In this chapter we generalise the discussion of differential calculus in Chapter 3 to functions of more than one variable. Many results will be taken over from Chapter 3 and will be dealt with rather briefly, so that we can focus on the differences between the two cases.

Given a function
*f*(*x*_{1}, *x*_{2}, …, *x _{n}*) of

provided the limit exists. In other words, it is obtained by differentiating *f* with respect to *x*_{1}, while treating the other variables *x*_{2}, *x*_{3}, …, *x _{n}* as fixed parameters. Partial derivatives with respect to the other variables are defined in a similar way. For example, if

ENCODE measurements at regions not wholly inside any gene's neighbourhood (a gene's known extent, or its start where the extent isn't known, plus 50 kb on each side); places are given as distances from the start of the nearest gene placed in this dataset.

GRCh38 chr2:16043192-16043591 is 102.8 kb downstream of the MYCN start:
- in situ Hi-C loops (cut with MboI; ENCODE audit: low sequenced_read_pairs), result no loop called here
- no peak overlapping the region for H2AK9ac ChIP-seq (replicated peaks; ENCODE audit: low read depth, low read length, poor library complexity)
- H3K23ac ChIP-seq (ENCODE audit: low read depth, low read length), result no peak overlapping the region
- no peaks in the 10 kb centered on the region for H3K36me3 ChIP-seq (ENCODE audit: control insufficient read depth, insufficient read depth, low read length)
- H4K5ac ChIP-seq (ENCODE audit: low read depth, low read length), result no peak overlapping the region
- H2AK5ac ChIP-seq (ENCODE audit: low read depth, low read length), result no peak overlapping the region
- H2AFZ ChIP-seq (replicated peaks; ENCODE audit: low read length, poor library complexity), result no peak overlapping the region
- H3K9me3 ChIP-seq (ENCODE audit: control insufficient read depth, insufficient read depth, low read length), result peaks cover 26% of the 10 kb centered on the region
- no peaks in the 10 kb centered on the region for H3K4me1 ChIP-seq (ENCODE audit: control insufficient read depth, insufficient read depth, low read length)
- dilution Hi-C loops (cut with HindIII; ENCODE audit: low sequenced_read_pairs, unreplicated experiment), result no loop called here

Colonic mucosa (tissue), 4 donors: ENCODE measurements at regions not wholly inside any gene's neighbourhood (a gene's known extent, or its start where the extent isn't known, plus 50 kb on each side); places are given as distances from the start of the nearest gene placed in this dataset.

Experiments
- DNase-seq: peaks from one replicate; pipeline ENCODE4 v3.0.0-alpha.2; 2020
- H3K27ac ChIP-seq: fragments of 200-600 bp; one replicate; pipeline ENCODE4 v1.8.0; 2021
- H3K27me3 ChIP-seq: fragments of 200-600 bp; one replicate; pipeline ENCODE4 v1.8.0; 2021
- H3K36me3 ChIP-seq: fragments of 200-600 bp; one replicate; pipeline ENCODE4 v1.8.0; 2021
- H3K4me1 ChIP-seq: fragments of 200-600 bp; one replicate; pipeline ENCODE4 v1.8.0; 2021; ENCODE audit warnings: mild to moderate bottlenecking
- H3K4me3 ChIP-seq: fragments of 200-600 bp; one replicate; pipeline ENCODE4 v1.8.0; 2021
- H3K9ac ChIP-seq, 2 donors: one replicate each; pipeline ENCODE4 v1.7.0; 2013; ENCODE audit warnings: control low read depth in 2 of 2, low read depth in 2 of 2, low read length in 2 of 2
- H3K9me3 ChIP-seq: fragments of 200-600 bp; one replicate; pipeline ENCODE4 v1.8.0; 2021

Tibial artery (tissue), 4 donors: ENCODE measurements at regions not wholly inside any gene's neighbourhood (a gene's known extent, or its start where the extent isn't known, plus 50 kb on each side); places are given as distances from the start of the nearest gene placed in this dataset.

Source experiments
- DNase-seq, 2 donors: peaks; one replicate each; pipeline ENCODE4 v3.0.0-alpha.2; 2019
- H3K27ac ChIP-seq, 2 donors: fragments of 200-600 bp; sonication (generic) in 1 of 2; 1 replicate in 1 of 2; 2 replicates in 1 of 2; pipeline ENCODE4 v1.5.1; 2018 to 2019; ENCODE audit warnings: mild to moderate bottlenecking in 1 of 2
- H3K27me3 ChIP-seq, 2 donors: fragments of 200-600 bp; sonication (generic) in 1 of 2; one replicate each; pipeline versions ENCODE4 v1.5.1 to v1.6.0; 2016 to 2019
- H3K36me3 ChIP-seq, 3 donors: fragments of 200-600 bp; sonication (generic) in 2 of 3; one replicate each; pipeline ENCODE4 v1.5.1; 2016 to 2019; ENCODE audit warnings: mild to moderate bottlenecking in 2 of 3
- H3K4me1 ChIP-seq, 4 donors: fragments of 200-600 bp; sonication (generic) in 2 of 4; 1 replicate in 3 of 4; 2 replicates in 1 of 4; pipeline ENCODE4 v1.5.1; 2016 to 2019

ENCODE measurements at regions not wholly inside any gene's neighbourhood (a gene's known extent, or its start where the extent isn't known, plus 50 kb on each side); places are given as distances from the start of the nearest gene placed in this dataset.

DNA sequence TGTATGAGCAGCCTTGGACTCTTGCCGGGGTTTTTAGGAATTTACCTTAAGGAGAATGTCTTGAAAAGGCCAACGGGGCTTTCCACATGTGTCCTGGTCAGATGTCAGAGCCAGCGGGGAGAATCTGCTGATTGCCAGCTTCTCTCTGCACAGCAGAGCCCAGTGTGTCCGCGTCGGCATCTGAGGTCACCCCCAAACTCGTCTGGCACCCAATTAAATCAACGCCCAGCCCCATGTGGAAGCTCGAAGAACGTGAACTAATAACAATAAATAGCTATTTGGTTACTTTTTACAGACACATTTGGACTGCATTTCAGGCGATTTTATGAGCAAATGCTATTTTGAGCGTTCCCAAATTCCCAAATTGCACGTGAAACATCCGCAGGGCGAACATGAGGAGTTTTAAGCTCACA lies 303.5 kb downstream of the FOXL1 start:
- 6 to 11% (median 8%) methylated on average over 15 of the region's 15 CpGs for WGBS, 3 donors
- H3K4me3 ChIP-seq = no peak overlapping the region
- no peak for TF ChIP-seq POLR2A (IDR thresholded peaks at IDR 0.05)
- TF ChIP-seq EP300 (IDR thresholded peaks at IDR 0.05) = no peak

then differentiating with respect to *x* keeping *y* fixed gives, using the product rule (3.20),

while differentiating with respect to *y* keeping *x* fixed gives

Higher derivatives are obtained by repeated partial differentiation, so that

for the second derivatives. Thus for the function (7.2), using (7.3) one obtains

and ...

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